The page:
Russian trolls and Social media bots spread false information and promoted discord about vaccines on Twitter, a research has discovered.
Employing tactics akin to those at work in the presidential election of United States in 2016, these Twitter accounts made an entry into vaccine debates months prior to election season was in progress.
Scientists from the Johns Hopkins University and George Washington University in the U.S. studied a number of tweets posted from July 2014 to September 2017.
They discovered various accounts (now recognized to belong to the similar Russian trolls who meddled in the U.S. election) in addition to the malware and marketing bots, which tweeted about vaccines and twisted health communications online.
“The gigantic majority of people in the U.S. believe vaccines are effective and safe, but looking at Twitter offers the idea that there is a lot of dispute. It turns out that most of the anti-vaccine posts arrive from accounts whose origin is uncertain,” claimed an assistant professor at George Washington University, David Broniatowski, to the media in an interview.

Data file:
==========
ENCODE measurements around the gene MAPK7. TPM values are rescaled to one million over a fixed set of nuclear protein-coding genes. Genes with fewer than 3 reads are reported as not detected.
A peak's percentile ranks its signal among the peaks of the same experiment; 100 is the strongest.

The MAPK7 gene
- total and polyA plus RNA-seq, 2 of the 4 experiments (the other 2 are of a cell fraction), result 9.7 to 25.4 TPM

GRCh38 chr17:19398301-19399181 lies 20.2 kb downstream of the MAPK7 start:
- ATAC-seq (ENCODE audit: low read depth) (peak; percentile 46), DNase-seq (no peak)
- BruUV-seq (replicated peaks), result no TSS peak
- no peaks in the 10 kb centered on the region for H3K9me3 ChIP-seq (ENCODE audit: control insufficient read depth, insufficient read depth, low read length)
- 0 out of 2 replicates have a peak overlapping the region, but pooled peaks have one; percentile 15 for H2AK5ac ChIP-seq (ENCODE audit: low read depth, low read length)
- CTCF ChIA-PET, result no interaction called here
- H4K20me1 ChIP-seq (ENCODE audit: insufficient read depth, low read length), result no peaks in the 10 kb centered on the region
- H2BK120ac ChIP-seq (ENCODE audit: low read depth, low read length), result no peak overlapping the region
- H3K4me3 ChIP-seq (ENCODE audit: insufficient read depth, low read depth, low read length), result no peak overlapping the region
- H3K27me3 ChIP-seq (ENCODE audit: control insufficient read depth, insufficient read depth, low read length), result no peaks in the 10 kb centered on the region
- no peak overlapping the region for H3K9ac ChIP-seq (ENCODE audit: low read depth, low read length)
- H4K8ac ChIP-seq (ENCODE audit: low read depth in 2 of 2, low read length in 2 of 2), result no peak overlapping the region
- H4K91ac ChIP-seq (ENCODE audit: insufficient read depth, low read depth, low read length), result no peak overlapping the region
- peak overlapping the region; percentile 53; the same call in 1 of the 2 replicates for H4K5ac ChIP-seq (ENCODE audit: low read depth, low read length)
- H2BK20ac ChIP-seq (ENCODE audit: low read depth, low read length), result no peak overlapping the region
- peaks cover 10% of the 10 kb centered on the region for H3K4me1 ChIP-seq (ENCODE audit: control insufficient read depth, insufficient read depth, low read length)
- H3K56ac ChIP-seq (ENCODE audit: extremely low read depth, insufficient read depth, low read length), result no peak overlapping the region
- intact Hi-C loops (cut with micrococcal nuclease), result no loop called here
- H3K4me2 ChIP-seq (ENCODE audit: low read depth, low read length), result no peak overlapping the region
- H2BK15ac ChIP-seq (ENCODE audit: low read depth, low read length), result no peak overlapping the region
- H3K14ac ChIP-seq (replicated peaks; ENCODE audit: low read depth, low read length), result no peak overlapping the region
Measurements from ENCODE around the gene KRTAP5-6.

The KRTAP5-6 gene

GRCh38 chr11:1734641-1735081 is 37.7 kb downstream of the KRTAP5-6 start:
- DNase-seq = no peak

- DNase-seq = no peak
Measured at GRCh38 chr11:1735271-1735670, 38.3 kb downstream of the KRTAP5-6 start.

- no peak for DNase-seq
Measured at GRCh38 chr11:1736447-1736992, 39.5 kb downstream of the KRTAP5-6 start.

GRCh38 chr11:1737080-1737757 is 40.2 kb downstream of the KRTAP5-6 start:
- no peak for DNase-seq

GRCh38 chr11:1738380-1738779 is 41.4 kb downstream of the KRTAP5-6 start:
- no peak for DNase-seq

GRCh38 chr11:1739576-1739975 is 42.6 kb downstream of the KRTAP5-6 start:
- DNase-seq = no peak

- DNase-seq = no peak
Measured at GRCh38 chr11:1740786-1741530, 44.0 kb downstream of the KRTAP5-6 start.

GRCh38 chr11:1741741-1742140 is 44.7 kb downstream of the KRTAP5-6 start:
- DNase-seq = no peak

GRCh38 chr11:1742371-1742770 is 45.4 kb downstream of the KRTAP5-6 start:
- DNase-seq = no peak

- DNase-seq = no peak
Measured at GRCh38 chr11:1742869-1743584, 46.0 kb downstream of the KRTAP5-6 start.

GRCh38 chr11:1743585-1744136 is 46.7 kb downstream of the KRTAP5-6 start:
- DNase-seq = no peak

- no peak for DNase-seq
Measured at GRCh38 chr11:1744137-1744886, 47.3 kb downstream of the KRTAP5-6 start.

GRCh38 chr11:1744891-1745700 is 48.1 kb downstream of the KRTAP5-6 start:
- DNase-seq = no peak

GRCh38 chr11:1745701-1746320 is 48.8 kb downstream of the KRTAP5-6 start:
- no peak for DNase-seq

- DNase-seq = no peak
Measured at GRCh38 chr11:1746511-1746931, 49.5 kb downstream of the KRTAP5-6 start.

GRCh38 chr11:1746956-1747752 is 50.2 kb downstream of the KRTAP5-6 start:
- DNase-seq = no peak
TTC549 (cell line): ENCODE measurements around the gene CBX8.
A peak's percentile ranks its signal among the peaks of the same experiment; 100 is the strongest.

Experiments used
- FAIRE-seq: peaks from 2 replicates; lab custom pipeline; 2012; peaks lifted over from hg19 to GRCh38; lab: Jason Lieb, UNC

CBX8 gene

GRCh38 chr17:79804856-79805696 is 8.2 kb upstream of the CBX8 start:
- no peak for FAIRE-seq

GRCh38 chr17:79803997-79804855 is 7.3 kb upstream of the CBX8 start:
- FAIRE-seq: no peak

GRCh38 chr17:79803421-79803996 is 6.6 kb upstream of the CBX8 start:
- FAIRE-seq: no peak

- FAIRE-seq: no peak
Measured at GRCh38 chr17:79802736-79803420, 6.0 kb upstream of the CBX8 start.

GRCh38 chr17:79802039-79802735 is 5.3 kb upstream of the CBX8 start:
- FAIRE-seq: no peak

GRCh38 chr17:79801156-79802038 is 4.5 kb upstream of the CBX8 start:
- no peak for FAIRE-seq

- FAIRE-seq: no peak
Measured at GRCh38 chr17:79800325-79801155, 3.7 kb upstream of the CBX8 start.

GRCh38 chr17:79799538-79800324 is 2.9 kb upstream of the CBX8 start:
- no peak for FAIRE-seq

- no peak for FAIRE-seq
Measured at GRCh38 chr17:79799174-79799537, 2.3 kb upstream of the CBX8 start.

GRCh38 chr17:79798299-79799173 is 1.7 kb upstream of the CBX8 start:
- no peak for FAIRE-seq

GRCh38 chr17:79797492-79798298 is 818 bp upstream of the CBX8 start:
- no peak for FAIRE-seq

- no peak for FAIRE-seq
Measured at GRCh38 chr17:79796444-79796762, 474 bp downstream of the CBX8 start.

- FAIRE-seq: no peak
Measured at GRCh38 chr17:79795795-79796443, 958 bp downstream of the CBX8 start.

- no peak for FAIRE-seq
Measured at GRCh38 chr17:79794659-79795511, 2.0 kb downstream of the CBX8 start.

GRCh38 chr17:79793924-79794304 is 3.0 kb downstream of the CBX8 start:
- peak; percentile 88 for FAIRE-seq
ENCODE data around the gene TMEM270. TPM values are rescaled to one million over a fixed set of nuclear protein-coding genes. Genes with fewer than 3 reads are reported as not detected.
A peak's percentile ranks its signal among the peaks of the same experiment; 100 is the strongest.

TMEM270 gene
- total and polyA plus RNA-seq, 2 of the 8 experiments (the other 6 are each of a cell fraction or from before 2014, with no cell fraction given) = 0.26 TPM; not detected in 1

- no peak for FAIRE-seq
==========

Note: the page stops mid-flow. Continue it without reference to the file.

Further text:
Speaking of Twitter, the company’s chief executive will testify in front of a US House of Representatives committee next month. This was claimed by the panel last week, after some Republicans raised questions about the social media firms suspending content from conservatives.
“The House Energy and Commerce Committee aims to ask difficult queries about how Twitter regulates and monitors content,” claimed Greg Walden, the Republican Representative and the panel’s chairman, to the media in an interview.
“We look forward to Mr. Dorsey being transparent and forthright about the complicated procedures behind the firm’s content judgment calls and algorithms,” Walden claimed further.
Last week, President Donald Trump blamed social media firms of silencing a number of people in an act of restriction, but did not offered proof to support that claim.